The impact of furlough on R&D claims
The furlough scheme has been more than just a helpful grant to UK companies – for many companies it has been the difference between surviving and administration, and for staff the difference between holding a job and being made redundant.
The same has been true of companies undertaken research and development in the UK, with it often being the case that those involved in projects seeking to make an advance in technology have been furloughed in order to fend off the worst of the recession.
A common question that has been asked by companies and accountants over the last year or so is whether employees who have been furloughed can have their costs included in R&D tax relief claims. The simple answer to this question is “No” – one of the conditions of eligibility for claiming furlough payments is that the employee does not work whilst on furlough. Consequently, it follows that the employee could not have been engaged in R&D activity during this timeframe. This means that any voluntary or involuntary “top up” pay made by the company also falls outside the scope of eligibility for R&D tax relief purposes.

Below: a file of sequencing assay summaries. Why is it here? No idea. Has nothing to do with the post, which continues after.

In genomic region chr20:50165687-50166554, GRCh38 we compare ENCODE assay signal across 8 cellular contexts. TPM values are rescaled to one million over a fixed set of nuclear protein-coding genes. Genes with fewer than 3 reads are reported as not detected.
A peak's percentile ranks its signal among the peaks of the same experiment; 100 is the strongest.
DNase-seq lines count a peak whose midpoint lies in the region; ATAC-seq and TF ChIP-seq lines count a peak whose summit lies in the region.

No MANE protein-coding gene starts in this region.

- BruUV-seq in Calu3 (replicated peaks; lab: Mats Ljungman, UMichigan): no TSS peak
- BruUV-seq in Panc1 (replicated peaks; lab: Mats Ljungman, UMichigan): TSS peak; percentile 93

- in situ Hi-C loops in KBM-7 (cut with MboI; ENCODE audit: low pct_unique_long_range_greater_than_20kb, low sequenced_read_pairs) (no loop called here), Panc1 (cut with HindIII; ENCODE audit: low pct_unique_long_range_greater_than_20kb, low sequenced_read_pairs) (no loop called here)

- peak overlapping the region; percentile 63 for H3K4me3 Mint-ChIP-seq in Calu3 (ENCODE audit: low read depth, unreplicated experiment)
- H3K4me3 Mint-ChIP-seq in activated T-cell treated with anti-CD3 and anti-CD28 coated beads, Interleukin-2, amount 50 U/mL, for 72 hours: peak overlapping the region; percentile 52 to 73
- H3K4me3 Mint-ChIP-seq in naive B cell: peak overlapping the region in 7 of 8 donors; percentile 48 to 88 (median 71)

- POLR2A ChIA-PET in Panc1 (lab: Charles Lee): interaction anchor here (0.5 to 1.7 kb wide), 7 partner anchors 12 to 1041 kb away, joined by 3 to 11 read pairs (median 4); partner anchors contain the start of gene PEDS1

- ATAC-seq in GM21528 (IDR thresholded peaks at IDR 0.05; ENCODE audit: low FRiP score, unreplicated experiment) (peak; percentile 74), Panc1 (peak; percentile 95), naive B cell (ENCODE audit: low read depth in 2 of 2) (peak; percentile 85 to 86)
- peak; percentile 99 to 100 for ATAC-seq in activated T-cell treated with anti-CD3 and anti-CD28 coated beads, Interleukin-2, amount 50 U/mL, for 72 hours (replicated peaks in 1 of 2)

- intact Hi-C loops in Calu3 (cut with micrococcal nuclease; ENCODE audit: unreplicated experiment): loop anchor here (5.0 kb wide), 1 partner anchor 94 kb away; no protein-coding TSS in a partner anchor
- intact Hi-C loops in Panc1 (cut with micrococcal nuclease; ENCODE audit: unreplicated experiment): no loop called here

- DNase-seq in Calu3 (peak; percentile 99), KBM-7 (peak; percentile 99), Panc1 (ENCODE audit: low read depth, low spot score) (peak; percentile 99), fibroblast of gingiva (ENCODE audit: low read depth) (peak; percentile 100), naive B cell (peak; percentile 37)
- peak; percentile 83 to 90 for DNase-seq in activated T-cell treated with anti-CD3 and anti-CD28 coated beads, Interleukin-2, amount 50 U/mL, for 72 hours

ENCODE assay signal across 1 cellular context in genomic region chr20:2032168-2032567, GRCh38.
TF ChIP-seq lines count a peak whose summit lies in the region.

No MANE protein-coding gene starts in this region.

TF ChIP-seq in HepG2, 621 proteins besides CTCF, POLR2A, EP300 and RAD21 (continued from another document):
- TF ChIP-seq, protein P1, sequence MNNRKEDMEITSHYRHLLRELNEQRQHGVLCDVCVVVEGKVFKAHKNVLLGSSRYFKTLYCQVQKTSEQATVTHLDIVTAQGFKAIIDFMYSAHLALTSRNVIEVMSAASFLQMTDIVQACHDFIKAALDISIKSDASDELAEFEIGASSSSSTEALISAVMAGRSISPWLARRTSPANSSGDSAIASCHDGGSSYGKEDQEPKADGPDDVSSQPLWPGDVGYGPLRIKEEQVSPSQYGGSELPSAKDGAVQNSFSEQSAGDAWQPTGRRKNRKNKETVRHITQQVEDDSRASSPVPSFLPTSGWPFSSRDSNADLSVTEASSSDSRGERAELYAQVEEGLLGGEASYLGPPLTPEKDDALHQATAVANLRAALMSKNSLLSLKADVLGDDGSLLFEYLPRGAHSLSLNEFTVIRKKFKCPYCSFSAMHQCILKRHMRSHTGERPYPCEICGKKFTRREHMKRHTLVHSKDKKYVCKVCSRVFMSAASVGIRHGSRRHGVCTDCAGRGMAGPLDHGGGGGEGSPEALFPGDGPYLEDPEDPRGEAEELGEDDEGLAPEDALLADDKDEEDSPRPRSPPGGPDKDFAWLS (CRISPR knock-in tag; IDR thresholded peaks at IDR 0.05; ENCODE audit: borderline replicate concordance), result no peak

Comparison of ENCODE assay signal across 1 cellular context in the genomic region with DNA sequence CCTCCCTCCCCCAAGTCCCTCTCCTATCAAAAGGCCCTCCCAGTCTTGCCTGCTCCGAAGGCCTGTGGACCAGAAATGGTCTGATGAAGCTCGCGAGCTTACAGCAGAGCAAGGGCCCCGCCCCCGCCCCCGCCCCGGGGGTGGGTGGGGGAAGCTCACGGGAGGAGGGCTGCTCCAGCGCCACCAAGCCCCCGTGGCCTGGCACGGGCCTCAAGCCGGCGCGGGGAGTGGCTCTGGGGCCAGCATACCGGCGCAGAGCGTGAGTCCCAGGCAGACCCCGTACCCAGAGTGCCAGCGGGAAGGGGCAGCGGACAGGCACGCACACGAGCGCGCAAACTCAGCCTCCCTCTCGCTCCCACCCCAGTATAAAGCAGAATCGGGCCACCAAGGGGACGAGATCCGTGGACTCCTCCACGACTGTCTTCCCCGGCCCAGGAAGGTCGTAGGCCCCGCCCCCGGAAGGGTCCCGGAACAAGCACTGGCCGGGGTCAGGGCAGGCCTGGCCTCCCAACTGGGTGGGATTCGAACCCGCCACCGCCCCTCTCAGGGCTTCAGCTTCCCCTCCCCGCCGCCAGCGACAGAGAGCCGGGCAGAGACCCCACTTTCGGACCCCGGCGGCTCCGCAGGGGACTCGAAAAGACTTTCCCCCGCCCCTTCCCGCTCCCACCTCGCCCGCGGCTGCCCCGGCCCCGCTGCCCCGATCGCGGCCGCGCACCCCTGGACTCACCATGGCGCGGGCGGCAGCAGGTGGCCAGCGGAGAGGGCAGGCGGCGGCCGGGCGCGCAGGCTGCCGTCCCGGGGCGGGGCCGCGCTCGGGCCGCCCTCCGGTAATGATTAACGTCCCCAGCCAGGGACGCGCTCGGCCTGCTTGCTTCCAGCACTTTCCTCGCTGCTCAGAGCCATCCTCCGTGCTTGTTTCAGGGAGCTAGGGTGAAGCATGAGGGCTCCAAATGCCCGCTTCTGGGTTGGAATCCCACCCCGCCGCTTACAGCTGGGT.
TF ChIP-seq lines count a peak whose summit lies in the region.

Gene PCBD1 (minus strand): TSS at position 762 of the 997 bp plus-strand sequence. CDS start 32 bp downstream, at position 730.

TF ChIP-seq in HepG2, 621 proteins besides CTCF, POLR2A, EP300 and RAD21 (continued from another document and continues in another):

From July 2020 there has been the option to take flexible furlough. This has meant that employees can work but may have their shortfall in full-time equivalent hours covered by furlough payments. In this scenario, R&D tax relief can be claimed to the extent that the employee has worked as a proportion of full-time hours.
The payments covered by HMRC extended to employer national insurance and pension contributions until 31 July 2020 – both categories of expenditure that are eligible for enhanced R&D relief. Since this date employers have had to cover these payments, so any employees who have worked under flexible furlough arrangements since this date can also claim these costs on a pro-rated basis.
Finally, it is worth assessing the effect of furlough on the PAYE and national insurance cap which covers both the large company (RDEC) scheme and the SME scheme for companies with accounting periods commencing on or after 1 April 2021. Employees will still pay tax on their income from furlough payments, and as mentioned above employer national insurance contributions need to be borne by employers from August 2020. Therefore, it is unlikely that there will be a material impact on R&D claims for companies already affected by the cap, particularly given that companies using the furlough scheme are likely to be claiming less in R&D relief anyway.
If you have any questions about furlough payments, PAYE/NI cap or any other aspects of the R&D tax relief scheme please do not hesitate to contact firstname.lastname@example.org.
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